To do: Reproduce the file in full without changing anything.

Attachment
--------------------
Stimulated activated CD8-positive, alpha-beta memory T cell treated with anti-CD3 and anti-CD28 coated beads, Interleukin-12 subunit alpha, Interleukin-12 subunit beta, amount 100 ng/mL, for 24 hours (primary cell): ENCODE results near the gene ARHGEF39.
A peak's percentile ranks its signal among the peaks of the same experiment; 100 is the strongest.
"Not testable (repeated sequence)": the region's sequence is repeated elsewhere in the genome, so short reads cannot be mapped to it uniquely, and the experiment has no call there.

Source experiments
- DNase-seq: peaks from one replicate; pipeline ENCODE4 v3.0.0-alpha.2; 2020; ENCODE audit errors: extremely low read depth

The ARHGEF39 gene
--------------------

Stimulated activated CD8-positive, alpha-beta memory T cell treated with anti-CD3 and anti-CD28 coated beads, Interleukin-12 subunit alpha, Interleukin-12 subunit beta, amount 100 ng/mL, for 24 hours (primary cell): ENCODE results near the gene ARHGEF39.
A peak's percentile ranks its signal among the peaks of the same experiment; 100 is the strongest.
"Not testable (repeated sequence)": the region's sequence is repeated elsewhere in the genome, so short reads cannot be mapped to it uniquely, and the experiment has no call there.

Source experiments
- DNase-seq: peaks from one replicate; pipeline ENCODE4 v3.0.0-alpha.2; 2020; ENCODE audit errors: extremely low read depth

The ARHGEF39 gene